I have no idea if he was right or wrong, but his thought process floored me. If I'd tried to give him the answer, as I had done in the past, I never would have heard it.

We study different religions.


We don't do church (currently) because of the level of emotional trauma it caused me and my older son, in different ways. Eventually, the kids will be free to go with friends, or we may join a local Unitarian Universalist congregation we've been loosely involved with.

But that doesn't mean that religion plays no part in our life. While I'm a pretty militant atheist, bordering on an antitheist in some cases when religion comes boiling over into public life, I don't want to pass those attitudes on to my children. I want them to come to their own conclusions about what they believe.

To do that, they need accurate and unbiased information. So we read about religions. We recently finished What Do You Believe? and we're waiting for Humanism: What's That? from Amazon. I'm looking for different titles geared towards kids on different religions. Our older son in particular is really interested in Buddhism.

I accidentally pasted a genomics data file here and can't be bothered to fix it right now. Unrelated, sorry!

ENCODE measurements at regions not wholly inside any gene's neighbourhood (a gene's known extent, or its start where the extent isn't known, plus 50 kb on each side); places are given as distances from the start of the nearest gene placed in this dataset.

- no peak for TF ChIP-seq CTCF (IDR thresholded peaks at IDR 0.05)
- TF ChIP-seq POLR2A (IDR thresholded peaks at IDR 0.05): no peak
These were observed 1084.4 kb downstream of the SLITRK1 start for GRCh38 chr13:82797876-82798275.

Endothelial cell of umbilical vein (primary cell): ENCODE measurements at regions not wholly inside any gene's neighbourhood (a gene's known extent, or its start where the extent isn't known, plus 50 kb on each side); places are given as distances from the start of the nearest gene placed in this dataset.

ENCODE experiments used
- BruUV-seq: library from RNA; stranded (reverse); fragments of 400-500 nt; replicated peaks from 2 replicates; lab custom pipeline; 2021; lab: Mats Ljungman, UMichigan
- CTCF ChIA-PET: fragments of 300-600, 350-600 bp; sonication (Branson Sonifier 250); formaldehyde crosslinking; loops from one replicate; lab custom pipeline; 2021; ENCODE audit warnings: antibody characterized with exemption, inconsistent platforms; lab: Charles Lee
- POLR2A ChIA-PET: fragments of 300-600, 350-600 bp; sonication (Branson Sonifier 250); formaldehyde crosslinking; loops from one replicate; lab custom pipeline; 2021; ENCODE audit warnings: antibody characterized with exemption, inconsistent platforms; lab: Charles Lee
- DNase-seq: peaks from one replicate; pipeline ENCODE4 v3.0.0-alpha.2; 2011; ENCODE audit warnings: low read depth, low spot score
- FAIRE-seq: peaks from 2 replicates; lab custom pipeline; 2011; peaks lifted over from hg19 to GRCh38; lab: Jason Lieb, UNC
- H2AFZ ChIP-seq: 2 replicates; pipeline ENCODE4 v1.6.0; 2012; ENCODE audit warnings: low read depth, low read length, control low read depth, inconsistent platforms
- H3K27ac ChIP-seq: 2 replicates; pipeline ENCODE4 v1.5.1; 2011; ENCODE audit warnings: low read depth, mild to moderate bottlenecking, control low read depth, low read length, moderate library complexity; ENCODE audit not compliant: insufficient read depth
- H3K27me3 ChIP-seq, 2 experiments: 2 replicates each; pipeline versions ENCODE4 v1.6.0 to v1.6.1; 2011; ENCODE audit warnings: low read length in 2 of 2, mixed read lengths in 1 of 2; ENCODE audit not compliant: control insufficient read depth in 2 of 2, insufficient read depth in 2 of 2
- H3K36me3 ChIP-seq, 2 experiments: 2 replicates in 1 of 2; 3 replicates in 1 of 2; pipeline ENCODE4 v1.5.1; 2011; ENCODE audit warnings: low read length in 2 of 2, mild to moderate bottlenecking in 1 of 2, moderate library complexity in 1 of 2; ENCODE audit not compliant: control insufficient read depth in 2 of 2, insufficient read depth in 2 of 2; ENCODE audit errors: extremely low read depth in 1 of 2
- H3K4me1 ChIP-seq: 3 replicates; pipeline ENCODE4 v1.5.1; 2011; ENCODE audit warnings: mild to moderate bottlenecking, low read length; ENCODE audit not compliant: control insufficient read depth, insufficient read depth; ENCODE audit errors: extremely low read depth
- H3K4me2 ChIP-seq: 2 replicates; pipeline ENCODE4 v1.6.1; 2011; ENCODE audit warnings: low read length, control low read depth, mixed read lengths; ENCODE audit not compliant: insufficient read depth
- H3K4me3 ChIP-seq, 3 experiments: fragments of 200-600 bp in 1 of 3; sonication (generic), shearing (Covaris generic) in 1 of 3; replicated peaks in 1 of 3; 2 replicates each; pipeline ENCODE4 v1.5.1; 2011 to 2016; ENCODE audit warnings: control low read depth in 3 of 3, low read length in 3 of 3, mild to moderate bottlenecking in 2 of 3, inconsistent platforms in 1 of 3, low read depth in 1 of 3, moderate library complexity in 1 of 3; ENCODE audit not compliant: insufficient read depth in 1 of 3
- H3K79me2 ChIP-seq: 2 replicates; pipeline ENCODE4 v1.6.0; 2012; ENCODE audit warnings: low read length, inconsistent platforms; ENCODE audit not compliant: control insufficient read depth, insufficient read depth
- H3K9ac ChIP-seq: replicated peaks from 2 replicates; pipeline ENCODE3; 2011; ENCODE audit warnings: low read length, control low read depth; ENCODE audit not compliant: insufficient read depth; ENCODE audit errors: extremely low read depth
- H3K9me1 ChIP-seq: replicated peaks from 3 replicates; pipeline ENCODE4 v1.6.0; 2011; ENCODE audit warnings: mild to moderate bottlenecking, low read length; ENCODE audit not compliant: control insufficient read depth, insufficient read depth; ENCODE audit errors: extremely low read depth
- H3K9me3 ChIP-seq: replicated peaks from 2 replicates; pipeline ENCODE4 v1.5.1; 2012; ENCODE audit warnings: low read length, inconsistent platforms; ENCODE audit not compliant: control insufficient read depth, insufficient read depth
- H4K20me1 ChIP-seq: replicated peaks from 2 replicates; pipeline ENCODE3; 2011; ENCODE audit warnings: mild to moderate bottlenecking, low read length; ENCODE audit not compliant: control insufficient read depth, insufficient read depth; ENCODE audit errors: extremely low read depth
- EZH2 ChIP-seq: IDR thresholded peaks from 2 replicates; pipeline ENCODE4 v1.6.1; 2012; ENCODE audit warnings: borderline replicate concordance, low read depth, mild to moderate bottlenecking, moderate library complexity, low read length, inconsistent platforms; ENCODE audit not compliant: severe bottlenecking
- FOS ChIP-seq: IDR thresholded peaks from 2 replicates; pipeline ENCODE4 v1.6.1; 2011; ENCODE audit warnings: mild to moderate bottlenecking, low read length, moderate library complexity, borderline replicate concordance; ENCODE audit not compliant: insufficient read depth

As they get older, I'm looking forward to seeing if we can attend different religious ceremonies around town. It's a delicate balance, because I don't want the adherents to feel like we are voyeurs--I just want the kids to have a glimpse of different cultures and beliefs.

We talk. A lot.

We talk a lot. I know, it's pretty much common sense. But it's been incredibly important during this journey, because our children have to feel comfortable talking to us about our beliefs--and theirs. It's important to me that they understand that they are free to believe or not to believe. I have faith in their ability to eventually make the best decisions for themselves.

It's my job to provide them with the best tools to do so. It's my job to talk to them about what I believe and why, to impress upon them that difference in belief is okay. These are responsibilities that I take incredibly seriously.

How's It Working Out?


In the intro, I left my kid crying at the dinner table because we were all going to hell. That was at the end of last summer, and we've been following our un-indoctrination techniques ever since.

So how's it worked out?

Last week, we wrapped up What Do You Believe? and at the end, I was asking our older son what he thought about the book, and he said, "It was cool to see what people believe. I don't know what I believe, or if I believe any of it, but it was cool to see."

He was positive, and happy with that assertion. I reassured him that it's fine to take your time figuring out what you believe--he's eight and still has a long time. Not only is there time to figure it out, but our beliefs change and grow as we do.

And it felt good. Really good. A parenting breakthrough.